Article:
Family Group Cognitive–Behavioral Preventive Intervention for Families of Depressed Parents: 18- and 24-Month Outcomes

Bruce E. Compas Vanderbilt University, Jennifer C. Thigpen, Emily J. Hardcastle, David A. Cole, Jennifer Potts, and Kelly H. Watson, Kristen Reeslund and Jessica Fear, Rex Forehand University of Vermont, Gary Keller, Aaron Rakow and Christina Colletti, Emily Garai, Laura McKee, M. J. Merchant, and Lorinda Roberts


Objective: In a long-term follow-up of a randomized controlled trial (Compas et al., 2009) to examine the effects at 18- and 24-month follow-ups of a family group cognitive– behavioral (FGCB) preventive interven- tion for mental health outcomes for children and parents from families (N 111) of parents with a history of major depressive disorder (MDD). Method: Parents with a history of MDD and their 9- to 15-year-old children were randomly assigned to a FGCB intervention or a written information comparison condition. Children’s internalizing, externalizing, anxiety/depression, and depressive symptoms; episodes of MDD and other psychiatric diagnoses; and parents’ depressive symptoms and episodes of MDD were assessed at 18 and 24 months after randomization. Results: Children in the FGCB condition were significantly lower in self-reports of anxiety/depression and internalizing symptoms at 18 months and were significantly lower in self-reports of externalizing symptoms at 18 and 24 months. Rates of MDD were significantly lower for children in the FGCB intervention over the 24-month follow-up (odds ratio 2.91). Marginal effects were found for parents’ symptoms of depression at 18 and 24 months but not for episodes of MDD. Conclusions: Support was found for a FGCB preventive intervention for children of parents with a history of MDD significantly reducing children’s episodes of MDD over a period of 2 years. Significant effects for the FGCB intervention were also found on internalizing and externalizing symptoms, with stronger effects at 18- than at 24-month follow-up.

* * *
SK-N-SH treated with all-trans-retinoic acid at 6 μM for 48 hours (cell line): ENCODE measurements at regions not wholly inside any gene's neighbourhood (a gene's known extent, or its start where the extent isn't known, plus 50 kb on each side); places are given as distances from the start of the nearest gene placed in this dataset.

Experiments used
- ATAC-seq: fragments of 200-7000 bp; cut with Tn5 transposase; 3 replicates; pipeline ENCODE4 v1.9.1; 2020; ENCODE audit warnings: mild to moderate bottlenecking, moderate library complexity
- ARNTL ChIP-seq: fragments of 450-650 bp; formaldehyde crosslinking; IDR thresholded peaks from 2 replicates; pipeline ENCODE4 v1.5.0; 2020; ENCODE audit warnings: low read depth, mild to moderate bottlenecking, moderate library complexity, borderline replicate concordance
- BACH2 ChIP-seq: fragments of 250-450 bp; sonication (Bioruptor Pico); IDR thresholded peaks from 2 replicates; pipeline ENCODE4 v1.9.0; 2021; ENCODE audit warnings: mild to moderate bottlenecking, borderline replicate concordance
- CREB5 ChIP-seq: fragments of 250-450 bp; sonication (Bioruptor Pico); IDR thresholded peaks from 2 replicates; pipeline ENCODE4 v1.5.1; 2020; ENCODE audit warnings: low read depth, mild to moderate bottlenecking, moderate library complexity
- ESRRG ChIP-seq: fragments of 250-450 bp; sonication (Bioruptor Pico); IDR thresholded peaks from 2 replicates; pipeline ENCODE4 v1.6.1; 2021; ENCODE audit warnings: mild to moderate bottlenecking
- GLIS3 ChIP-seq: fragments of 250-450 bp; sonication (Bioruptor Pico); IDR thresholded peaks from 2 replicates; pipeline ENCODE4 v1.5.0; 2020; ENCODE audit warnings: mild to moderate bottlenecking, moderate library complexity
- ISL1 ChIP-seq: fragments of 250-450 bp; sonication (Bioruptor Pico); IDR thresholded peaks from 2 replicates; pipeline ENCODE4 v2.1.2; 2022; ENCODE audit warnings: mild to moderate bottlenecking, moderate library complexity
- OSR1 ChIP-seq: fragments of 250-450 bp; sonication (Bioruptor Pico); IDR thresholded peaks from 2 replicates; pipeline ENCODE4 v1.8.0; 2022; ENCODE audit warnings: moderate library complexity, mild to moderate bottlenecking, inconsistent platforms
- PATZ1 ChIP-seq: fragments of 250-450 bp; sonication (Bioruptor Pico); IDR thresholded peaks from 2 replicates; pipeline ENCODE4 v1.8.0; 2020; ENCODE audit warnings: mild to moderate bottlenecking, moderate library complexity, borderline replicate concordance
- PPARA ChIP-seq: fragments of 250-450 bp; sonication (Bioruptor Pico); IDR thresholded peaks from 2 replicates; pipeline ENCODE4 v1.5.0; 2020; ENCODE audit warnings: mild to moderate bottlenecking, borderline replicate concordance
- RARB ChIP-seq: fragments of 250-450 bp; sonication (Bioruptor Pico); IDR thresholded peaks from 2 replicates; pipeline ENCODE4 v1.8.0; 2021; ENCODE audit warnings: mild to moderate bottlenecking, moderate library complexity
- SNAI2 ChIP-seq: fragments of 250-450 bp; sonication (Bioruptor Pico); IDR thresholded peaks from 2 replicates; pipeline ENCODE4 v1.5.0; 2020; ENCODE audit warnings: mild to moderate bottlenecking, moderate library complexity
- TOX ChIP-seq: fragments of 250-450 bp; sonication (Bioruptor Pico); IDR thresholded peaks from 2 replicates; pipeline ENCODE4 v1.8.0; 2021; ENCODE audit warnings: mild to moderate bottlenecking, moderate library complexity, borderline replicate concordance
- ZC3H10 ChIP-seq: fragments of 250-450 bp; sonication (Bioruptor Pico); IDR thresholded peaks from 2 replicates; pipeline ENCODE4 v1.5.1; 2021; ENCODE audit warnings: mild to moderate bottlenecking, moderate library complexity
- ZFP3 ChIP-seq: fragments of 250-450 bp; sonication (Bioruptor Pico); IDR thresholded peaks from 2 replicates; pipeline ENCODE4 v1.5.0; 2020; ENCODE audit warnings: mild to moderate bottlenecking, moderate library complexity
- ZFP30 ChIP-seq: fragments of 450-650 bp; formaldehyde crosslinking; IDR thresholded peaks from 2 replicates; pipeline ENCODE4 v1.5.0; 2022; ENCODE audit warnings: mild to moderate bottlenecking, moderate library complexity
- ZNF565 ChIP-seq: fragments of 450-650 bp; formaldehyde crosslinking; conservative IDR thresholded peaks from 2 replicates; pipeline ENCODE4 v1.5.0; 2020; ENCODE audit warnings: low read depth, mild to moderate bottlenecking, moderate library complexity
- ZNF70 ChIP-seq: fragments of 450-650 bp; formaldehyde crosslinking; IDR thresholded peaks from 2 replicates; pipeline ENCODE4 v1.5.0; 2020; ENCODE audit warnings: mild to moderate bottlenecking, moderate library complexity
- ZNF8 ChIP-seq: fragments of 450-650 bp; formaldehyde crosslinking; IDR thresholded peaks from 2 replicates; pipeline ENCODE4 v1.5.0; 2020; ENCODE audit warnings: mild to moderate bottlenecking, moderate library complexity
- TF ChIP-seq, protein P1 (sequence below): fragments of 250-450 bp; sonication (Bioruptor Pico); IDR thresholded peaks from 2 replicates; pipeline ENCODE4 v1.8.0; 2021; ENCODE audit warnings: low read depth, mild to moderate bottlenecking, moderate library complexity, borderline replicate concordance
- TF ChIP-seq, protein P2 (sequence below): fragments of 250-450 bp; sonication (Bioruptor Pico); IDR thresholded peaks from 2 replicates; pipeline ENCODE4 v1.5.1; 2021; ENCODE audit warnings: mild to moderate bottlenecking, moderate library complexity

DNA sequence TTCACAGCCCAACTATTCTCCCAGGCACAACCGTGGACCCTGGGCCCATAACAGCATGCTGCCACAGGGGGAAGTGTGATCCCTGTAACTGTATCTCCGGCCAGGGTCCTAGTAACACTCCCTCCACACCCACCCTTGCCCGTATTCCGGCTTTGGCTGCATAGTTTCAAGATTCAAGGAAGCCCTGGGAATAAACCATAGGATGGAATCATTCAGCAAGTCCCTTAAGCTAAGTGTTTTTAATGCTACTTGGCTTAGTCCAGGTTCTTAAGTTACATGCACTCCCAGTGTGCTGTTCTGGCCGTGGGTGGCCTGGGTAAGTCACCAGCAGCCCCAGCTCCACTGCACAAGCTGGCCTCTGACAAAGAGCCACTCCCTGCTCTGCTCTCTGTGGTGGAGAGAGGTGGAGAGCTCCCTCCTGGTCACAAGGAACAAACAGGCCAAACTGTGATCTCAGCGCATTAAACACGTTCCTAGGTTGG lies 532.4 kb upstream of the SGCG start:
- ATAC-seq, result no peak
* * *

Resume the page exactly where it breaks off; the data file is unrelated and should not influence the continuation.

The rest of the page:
GARY A. KELLER, M.D., University of Vermont, DIANE T. GOTTLIEB, M.S.W., PH.D. Networks, Inc.



Objective: The profound negative impact of a parent’s Major Depressive Disorder (MDD) on his or her children is of increasing concern to public health and mental health professionals. Children of a depressed parent have a markedly elevated risk for psychiatric illness, including a fourfold increased risk for MDD. The objective is to examine the scientific literature for ways to reduce this high risk to the offspring. First, we consider the relation between effective treatment of a parent’s depression and reduced risk to the offspring, and review the effectiveness of treatments for adult MDD. We then review emerging evidence that risk for psychopathology can be reduced in children of depressed parents by preventive intervention, including targeting two path- ways hypothesized as links between parental MDD and offspring psycho- pathology: parenting skills and child coping. Data Sources: Three 5-year PubMed searches, and a Cochrane Database search, and one Medline and two PsycLit searches (to 1970) were completed (search words in combinations included: depression, prevention, treatments, depression in families, family interaction, adolescents). Study Selection: Randomized controlled studies are included, and review studies and meta-analyses are highlighted to provide a


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